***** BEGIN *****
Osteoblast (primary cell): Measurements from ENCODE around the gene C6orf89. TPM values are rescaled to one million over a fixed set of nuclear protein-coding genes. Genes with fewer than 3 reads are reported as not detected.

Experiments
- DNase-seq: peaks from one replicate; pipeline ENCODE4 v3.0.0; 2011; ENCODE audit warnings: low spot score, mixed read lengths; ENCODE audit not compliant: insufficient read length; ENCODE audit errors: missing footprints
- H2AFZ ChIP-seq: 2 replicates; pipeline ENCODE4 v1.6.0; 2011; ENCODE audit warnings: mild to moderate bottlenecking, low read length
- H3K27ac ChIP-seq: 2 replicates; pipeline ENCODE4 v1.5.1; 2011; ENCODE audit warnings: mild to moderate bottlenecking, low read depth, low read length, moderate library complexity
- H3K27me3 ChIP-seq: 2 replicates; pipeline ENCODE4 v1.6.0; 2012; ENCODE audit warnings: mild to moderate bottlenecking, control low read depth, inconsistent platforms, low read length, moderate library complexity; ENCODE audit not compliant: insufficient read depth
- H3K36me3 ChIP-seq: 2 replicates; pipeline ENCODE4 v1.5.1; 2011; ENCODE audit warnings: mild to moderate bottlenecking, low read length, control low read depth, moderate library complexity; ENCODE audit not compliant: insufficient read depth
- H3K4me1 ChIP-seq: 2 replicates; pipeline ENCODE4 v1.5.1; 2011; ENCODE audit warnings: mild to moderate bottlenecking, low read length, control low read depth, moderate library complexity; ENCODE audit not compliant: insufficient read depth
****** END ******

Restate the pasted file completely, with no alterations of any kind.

Osteoblast (primary cell): Measurements from ENCODE around the gene C6orf89. TPM values are rescaled to one million over a fixed set of nuclear protein-coding genes. Genes with fewer than 3 reads are reported as not detected.

Experiments
- DNase-seq: peaks from one replicate; pipeline ENCODE4 v3.0.0; 2011; ENCODE audit warnings: low spot score, mixed read lengths; ENCODE audit not compliant: insufficient read length; ENCODE audit errors: missing footprints
- H2AFZ ChIP-seq: 2 replicates; pipeline ENCODE4 v1.6.0; 2011; ENCODE audit warnings: mild to moderate bottlenecking, low read length
- H3K27ac ChIP-seq: 2 replicates; pipeline ENCODE4 v1.5.1; 2011; ENCODE audit warnings: mild to moderate bottlenecking, low read depth, low read length, moderate library complexity
- H3K27me3 ChIP-seq: 2 replicates; pipeline ENCODE4 v1.6.0; 2012; ENCODE audit warnings: mild to moderate bottlenecking, control low read depth, inconsistent platforms, low read length, moderate library complexity; ENCODE audit not compliant: insufficient read depth
- H3K36me3 ChIP-seq: 2 replicates; pipeline ENCODE4 v1.5.1; 2011; ENCODE audit warnings: mild to moderate bottlenecking, low read length, control low read depth, moderate library complexity; ENCODE audit not compliant: insufficient read depth
- H3K4me1 ChIP-seq: 2 replicates; pipeline ENCODE4 v1.5.1; 2011; ENCODE audit warnings: mild to moderate bottlenecking, low read length, control low read depth, moderate library complexity; ENCODE audit not compliant: insufficient read depth